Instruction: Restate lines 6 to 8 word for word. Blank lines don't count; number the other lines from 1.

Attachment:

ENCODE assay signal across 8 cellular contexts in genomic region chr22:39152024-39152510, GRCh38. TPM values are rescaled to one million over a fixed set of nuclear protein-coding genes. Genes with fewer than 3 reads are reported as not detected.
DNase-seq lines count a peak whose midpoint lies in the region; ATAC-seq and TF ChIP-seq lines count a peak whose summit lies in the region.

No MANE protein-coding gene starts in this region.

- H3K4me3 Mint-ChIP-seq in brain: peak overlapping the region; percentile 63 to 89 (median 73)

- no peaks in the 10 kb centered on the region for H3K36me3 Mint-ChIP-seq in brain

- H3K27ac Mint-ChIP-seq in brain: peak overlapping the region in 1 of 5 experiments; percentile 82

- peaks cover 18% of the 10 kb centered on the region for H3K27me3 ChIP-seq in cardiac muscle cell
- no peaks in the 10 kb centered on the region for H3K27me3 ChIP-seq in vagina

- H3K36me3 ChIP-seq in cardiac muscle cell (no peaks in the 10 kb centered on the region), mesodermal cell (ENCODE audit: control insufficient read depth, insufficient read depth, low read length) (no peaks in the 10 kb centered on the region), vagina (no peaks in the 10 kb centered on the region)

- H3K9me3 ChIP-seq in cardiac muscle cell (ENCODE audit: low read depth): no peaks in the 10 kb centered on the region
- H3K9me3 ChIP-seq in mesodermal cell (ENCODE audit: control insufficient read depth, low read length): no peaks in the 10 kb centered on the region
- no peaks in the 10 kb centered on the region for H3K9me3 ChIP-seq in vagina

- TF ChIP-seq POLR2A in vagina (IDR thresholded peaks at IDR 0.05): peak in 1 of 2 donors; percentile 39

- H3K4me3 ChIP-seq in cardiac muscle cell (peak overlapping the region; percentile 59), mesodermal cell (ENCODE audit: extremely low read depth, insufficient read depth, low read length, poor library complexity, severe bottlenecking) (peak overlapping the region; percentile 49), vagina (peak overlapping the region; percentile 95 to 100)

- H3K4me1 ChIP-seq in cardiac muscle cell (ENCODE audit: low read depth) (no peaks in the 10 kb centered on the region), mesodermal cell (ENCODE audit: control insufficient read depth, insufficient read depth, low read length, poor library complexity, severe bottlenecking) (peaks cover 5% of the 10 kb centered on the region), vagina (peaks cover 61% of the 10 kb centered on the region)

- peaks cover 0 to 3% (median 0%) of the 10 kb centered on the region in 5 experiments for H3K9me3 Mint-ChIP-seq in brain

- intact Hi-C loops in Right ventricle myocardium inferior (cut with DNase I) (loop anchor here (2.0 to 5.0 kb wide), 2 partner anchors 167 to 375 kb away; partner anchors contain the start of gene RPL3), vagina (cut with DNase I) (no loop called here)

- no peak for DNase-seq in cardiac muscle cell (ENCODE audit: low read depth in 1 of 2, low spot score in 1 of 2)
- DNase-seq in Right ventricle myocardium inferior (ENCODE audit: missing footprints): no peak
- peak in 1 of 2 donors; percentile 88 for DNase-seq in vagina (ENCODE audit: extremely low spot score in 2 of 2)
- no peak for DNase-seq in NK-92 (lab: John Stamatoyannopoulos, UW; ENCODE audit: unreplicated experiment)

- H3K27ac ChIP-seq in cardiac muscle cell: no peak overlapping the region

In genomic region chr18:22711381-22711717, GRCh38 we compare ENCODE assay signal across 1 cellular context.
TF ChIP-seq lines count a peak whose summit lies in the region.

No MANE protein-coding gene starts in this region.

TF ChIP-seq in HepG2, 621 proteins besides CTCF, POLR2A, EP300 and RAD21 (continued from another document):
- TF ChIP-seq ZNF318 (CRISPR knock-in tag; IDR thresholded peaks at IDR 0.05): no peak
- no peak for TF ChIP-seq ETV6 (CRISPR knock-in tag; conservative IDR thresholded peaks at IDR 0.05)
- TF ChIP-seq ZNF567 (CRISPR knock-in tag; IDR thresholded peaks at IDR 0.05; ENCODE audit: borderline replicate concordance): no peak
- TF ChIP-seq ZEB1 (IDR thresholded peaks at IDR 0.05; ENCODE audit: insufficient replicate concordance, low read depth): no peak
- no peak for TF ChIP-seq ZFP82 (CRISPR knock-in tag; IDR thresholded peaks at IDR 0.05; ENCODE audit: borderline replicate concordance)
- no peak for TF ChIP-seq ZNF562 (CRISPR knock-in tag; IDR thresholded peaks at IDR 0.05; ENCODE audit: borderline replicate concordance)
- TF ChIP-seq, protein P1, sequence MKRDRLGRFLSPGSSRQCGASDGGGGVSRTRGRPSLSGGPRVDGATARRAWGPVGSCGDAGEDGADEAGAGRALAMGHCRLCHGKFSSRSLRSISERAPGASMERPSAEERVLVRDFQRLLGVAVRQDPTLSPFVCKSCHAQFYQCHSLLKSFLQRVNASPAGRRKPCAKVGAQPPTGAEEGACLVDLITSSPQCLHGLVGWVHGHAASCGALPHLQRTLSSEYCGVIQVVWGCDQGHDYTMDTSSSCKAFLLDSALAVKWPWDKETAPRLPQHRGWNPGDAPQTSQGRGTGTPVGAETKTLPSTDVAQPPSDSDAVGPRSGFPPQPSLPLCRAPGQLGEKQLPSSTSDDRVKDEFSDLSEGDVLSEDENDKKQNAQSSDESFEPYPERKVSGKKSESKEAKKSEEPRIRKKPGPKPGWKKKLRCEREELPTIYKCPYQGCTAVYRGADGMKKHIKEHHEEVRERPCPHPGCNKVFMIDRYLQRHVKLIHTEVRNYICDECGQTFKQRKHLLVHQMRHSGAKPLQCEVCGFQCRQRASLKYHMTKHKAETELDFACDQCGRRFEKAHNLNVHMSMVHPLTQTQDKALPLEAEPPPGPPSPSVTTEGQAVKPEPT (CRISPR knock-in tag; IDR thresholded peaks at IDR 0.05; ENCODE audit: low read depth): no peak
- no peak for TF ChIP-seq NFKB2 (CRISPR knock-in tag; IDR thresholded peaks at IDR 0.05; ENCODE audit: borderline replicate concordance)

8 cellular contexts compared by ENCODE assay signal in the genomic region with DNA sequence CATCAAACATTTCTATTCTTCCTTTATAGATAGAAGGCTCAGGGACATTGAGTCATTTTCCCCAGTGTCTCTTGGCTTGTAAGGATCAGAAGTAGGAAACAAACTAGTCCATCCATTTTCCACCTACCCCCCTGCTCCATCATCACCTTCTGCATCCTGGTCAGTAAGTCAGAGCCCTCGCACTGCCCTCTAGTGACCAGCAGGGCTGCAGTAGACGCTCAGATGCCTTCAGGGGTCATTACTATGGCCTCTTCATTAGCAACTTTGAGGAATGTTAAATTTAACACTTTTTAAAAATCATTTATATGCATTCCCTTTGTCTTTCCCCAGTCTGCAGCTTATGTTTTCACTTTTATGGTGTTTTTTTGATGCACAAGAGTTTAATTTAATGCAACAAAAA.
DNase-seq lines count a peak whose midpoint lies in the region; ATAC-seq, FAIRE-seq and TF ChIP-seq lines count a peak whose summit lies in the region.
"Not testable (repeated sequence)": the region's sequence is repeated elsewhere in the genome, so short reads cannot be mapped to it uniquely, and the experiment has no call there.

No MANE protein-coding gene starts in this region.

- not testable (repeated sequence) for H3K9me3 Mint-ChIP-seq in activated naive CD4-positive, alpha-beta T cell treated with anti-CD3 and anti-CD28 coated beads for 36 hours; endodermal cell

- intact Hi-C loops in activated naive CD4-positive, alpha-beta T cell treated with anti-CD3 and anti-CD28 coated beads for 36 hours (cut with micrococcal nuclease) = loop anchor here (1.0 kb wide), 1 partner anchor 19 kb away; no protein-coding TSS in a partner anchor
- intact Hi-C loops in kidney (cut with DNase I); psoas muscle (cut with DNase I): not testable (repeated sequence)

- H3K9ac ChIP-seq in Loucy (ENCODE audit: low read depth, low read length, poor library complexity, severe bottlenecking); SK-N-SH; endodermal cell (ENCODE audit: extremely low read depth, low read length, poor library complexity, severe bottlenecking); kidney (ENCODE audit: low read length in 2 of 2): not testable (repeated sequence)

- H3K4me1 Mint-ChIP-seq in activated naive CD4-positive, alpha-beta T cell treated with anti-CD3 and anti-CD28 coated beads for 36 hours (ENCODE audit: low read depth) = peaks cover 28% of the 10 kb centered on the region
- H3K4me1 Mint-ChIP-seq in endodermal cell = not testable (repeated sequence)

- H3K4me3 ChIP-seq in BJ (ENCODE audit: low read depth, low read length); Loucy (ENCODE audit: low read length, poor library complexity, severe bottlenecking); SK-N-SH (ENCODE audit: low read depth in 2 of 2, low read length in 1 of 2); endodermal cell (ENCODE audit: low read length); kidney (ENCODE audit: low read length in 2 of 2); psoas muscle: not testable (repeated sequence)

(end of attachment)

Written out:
- H3K27ac Mint-ChIP-seq in brain: peak overlapping the region in 1 of 5 experiments; percentile 82

- peaks cover 18% of the 10 kb centered on the region for H3K27me3 ChIP-seq in cardiac muscle cell
- no peaks in the 10 kb centered on the region for H3K27me3 ChIP-seq in vagina